A lifetime ago New Zealand was a different place. There was no such thing as big-box retailing and we all still shopped at local retailers owned by people we knew. Sure, the selection was less rich, but it made things far simpler. Best of all, the fact that the person selling us vegetables, the latest Phillips HiFi systems, or servicing our Mk1 Cortina, probably lived just around the corner from us and was involved in the same community groups that we were made good service a real imperative.

One of the earliest forays into a new type of retailing was from a company by the name of LV Martin and son. Started in the 1930’s, my earliest memories of the business were of TV ads featuring Alan Martin, presumably the said son of LV. Each advert finished up with Alan clearly stating “If it’s not right we’ll put it right and it’s the putting right that counts.” Essentially Alan’s angle was that, instead of buying from little Mum and Dad shops with tiny scale, buying from the Martin clan meant you’d have the heft to get better prices, but the personal service and after-sales care that you were used to from your local store would still be there. The best of both worlds. And it stood LV Martin in good stead, the company survived until only a few years ago when it was acquired by Smith’s City – that’s close to 80 years and three generations, not at all bad for retailing.

I was thinking of the old Martin family and their focus on customer service recently as I navigated my ill-fated door handle journey. You see, about a decade ago I spent a year building our house. As the slightly obsessive-compulsive person I am, when it came to choosing architectural hardware, I did a lot of research and finally found someone who, like the Martin’s, had his name above the front door. Nick was a gent and gave me a good deal on the house lot of latches, handles and stays that I needed.

Fast forward to the other week when the handle of our back door snapped. Somewhat naively, I figured it would be just like in the LV Martin days and hence I took the handle back into the store to ask about warranties and to acquire another unit.

The person behind the counter had an approach that would make old Alan Martin spin in his grave – they denied any knowledge of the person who sold me the handles (yes, this despite the business still bearing his name) and didn’t even answer my question about whether these handles have a warranty or not. Realizing I wasn’t going to get anywhere, I just ordered and paid for a new handle and was told it would be a week away.

When a week rolled around, I went into the store to pick up the handle, only to realize that, while I had ordered a single unit, said salesperson had ordered a double set. Now that’s all fine, I’m well aware the mistakes happen, but their response was to suggest that I had made a mistake and that getting the right thing would be a huge imposition on their valuable time.

It is the putting right that counts, right?

Now I realize we’re in a world where price trumps everything. I also realize that the days of the customer always being right are long gone. In this day of razor-thin margins and comparison shopping by phone, the number one focus is on getting the sale and beating the competitors’ pricing. But still, at some point given how much choice consumers now have, the thought of doing battle with someone who clearly doesn’t appreciate your custom won’t be worth the few dollars saved.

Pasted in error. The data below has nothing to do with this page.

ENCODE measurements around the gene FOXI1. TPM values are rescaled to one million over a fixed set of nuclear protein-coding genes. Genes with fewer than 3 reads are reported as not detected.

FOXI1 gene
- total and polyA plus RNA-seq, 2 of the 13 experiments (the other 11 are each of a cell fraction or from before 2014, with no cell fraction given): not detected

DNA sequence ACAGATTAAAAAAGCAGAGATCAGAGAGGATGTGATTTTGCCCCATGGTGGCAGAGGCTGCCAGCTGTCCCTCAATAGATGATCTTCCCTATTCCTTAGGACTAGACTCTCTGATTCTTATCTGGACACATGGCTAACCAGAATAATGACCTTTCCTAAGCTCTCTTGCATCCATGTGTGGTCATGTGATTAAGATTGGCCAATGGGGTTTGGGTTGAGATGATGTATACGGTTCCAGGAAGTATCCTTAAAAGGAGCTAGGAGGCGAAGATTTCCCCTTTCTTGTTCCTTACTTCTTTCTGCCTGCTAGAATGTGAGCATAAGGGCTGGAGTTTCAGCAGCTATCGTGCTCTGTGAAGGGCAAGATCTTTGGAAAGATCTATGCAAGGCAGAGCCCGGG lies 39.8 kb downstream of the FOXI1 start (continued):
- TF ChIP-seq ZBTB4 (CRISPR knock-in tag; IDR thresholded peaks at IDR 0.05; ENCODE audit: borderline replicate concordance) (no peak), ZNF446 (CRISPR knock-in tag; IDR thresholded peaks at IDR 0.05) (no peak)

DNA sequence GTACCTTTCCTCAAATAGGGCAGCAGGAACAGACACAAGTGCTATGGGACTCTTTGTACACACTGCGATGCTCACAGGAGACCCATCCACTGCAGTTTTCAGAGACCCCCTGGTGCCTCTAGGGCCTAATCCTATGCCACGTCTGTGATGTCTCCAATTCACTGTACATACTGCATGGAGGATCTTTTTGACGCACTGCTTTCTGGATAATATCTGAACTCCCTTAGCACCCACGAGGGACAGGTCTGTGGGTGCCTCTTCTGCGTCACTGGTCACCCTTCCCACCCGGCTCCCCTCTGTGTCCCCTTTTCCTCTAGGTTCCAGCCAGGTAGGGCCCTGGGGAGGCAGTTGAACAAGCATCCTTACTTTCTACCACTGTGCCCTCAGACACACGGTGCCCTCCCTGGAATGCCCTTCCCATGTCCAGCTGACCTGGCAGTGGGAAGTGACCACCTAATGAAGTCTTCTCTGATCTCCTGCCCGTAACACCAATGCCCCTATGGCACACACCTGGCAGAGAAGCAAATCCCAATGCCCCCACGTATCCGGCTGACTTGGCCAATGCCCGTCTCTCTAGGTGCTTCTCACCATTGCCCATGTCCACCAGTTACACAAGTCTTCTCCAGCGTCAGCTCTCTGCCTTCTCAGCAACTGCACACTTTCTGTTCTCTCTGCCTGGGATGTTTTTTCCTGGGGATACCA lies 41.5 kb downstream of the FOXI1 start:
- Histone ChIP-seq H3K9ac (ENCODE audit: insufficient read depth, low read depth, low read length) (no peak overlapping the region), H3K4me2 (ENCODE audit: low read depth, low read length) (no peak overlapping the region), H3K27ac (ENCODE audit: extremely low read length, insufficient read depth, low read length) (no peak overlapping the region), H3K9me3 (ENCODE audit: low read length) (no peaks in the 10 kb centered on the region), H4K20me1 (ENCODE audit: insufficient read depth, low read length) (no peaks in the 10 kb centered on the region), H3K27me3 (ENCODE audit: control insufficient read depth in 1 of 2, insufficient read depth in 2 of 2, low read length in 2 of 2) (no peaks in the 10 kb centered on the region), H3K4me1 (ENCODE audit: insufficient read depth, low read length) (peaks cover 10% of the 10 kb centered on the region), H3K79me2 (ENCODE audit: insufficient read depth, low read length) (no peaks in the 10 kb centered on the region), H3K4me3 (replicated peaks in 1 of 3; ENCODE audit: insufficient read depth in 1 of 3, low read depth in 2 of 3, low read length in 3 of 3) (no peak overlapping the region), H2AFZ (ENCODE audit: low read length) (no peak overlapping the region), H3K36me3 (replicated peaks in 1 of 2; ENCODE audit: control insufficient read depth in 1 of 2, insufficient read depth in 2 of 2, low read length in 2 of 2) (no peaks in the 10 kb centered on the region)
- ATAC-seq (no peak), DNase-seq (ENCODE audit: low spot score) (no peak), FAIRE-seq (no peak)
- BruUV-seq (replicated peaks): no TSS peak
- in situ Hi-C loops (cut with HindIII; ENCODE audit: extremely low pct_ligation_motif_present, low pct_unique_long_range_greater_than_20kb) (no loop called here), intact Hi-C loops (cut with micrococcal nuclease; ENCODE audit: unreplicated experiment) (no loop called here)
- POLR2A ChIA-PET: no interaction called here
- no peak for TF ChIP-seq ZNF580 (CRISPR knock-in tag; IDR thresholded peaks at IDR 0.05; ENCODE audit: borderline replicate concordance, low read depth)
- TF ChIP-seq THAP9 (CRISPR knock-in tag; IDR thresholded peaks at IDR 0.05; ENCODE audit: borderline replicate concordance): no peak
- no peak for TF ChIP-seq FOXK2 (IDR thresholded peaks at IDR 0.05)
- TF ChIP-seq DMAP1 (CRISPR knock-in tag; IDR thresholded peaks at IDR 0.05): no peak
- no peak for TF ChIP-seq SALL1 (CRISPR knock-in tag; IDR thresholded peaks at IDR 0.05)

I’m not suggesting that we should bow to the most onerous of demands from petulant customers. At Cactus Outdoor we’ve had our fair share of people taking the mickey and wanting freebies. But our default remains the same: our aim is to have the customer leave the store (or the website, for that matter) pleased with their experience and looking forward to their next visit.

It’s a simple ambition, and one that harks back to a quaint old man with a very simple promise: “If it’s not right we’ll put it right and it’s the putting right that counts.”



Ben Kepes

Ben Kepes is a technology evangelist, an investor, a commentator and a business adviser. Ben covers the convergence of technology, mobile, ubiquity and agility, all enabled by the Cloud. His areas of interest extend to enterprise software, software integration, financial/accounting software, platforms and infrastructure as well as articulating technology simply for everyday users.

  • I had an experience like that at Farmers, when I was a teenager. I desperately wanted a Wah Pedal for my guitar. I applied for finance in the Hobson Street Store as even back then they were expensive, and my only income was from my holiday jobs. I had to buy it on HP as I was still at school and filled out loads of paperwork. I caught the bus home to Titirangi from the city with my new treasure and it didn’t work. I went back a couple of days later, taking back my faulty treasure, and they said they would have it repaired or replaced and gave me a docket. A week later they didn’t have any news and after another week, I decided to take the bull by the horns and went back in and saw the same woman at the credit counter. She said she didn’t know anything about it, couldn’t find any matching paperwork and made some derisory comment, saying “What is a Wah Pedal anyway?” I tried to explain and she thought it was funny that I would spend a lot of money on a pedal that makes a noise like ‘wah wah wah’. Long story short, they lost my pedal, tried to claim they never received it from me, and basically showed me the door. I didn’t complete the payments, and then had debt collectors call on me. For a few years my credit record was besmirched. Guess where I stopped shopping forever?

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